practitioner; 49% consulted for a different reason but rectal blood loss
was subsequently mentioned during the consultation. In another
prospective study it was found that 3% (95% CI 1.4% to 5.8%) of patients
with rectal bleeding subsequently develop rectal cancer, and even in this
study there was an over-representation of patients with "clinically
relevant rectal bleeding". The number of patients with rectal bleeding
who subsequently developed colorectal cancer in Wauters et al's study was
reported as 27 in their table (7%, 95% CI 4.6% to 10%).
In summary it seems likely that there was a systematic bias in
excluding less severe forms of rectal bleeding which may have not been the
primary reason for consulting with a general practitioner. This has
resulted in inflated values for specificity and positive likelihood ratio.
Before their results are incorporated into clinical practice Wauters et al
should clarify their inclusion criteria and provide age specific 2x2
tables so that readers can judge for themselves the diagnostic value of
isolated rectal bleeding in general practice.
Tom Fahey (Senior Lecturer in General Practice)
Alan Montgomery (MRC Training Fellow)
Knut Schroeder (MRC Training Fellow)
We declare no conflict of interest.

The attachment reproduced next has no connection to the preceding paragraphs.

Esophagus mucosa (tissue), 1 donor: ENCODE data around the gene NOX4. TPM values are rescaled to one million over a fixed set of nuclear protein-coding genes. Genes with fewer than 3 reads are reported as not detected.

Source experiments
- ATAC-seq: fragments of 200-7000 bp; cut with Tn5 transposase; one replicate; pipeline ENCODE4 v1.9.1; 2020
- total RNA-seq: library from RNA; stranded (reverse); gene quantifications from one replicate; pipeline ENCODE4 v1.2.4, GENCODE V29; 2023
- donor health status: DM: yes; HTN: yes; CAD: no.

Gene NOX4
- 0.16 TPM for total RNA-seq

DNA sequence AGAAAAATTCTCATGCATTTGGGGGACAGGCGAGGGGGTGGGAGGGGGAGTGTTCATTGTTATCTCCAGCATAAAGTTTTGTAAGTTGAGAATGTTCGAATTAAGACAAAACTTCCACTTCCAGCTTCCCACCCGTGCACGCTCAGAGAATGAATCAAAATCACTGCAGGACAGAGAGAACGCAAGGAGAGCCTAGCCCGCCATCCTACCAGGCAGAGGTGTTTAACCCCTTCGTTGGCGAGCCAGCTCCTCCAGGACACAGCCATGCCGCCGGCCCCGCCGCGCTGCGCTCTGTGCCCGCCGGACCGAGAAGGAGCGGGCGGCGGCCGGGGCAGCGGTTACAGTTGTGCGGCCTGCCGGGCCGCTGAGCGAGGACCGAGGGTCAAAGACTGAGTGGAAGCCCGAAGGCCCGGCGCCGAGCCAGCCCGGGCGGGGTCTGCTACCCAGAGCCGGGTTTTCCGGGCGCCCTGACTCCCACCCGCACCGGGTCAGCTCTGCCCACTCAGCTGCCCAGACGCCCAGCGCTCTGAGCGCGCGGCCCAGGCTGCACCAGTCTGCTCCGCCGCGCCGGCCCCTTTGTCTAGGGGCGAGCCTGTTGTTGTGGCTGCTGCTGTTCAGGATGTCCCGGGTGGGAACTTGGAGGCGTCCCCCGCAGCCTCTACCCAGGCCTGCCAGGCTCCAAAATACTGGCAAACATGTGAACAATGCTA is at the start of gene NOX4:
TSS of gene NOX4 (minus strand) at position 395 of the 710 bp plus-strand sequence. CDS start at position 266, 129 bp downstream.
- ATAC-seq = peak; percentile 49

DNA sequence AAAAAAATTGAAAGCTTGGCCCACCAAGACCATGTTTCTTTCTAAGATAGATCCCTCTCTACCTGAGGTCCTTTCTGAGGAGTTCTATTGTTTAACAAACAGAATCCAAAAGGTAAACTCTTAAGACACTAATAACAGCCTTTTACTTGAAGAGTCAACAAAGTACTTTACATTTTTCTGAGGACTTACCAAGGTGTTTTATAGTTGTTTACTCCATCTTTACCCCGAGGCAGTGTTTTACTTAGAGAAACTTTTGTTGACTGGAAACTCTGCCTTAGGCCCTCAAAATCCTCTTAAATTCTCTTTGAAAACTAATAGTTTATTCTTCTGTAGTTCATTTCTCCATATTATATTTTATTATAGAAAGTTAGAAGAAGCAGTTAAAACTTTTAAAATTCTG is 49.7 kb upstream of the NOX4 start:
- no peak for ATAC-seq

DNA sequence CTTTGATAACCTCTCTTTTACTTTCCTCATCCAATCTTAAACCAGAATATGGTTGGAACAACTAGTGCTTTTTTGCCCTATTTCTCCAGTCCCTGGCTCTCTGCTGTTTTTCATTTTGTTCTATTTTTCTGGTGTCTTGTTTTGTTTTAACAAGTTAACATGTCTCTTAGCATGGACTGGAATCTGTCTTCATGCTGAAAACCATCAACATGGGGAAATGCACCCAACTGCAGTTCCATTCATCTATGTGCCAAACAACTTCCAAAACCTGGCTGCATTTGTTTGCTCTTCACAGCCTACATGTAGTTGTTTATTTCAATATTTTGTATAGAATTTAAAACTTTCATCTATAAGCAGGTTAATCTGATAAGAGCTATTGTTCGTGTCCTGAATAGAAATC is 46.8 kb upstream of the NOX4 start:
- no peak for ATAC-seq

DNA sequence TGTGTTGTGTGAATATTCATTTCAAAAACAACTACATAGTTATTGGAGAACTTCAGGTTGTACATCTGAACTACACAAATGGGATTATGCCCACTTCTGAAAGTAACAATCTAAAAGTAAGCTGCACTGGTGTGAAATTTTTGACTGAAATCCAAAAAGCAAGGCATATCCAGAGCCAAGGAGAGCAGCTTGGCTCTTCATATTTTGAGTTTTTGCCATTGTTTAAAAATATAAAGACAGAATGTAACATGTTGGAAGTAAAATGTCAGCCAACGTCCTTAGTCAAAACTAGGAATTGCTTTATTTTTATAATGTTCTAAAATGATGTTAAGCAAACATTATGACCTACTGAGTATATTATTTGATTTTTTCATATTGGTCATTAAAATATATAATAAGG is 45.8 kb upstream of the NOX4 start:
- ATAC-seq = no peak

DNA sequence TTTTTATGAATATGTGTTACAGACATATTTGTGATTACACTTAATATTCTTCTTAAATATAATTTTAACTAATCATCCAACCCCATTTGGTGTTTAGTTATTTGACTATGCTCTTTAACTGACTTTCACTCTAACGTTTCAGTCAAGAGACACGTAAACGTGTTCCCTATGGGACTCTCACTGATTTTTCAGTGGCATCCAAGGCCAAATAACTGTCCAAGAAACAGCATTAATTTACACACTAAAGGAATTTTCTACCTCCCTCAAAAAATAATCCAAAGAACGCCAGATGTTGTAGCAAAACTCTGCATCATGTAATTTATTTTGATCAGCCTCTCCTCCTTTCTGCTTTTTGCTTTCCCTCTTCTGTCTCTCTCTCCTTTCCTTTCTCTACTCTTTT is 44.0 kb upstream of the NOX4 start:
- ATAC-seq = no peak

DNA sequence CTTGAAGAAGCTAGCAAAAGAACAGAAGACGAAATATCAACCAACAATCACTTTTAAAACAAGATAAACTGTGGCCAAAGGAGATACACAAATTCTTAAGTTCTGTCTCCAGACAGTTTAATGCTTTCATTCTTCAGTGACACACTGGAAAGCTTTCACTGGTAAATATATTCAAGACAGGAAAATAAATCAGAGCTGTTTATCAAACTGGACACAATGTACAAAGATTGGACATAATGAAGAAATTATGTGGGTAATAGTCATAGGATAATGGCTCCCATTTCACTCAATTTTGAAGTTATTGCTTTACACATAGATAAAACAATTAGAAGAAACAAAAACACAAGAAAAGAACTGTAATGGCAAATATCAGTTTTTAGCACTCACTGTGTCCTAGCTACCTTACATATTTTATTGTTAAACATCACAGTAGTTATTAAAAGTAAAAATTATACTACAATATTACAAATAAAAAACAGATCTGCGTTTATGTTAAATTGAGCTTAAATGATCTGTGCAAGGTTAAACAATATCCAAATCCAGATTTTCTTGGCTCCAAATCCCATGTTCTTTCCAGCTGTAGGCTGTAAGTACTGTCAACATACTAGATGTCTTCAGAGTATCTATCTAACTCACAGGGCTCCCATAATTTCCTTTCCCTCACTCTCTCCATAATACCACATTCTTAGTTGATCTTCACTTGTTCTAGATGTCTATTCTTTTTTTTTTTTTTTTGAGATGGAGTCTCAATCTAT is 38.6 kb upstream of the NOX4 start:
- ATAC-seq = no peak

1. Wauters, Van Casteren V, Buntinx F. Rectal bleeding and colorectal
cancer in general practice: diagnostic study. British Medical Journal
2. Black ER, Bordley D, Tape TG, Panzer RJ. Diagnostic Strategies
for Common Medical Problems. Philadelphia: American College of Physicians,
3. Douek M, Wickramasinghe M, Clinton JJ. Does isolated rectal
bleeding suggest colorectal cancer? Lancet 2000;354:393
4. Fijten G, Starmans R, Muris J, Schouten H, Blijham G, Knottnerus
JA. Predictive value of signs and symptoms for colorectal cancer in
patients with rectal bleeding in general practice. Family Practice
5. Fijten G, Muris J, Starmans R, Knottnerus JA, Blijham G, Krebber
T. The incidence and outcome of rectal bleeding in general practice.
Family Practice 2000;10:283-287.
Competing interests: No competing interests
The diagnosis of colorectal cancer is an important subject, but the
paper by Wauters et al (1) is flawed on several counts.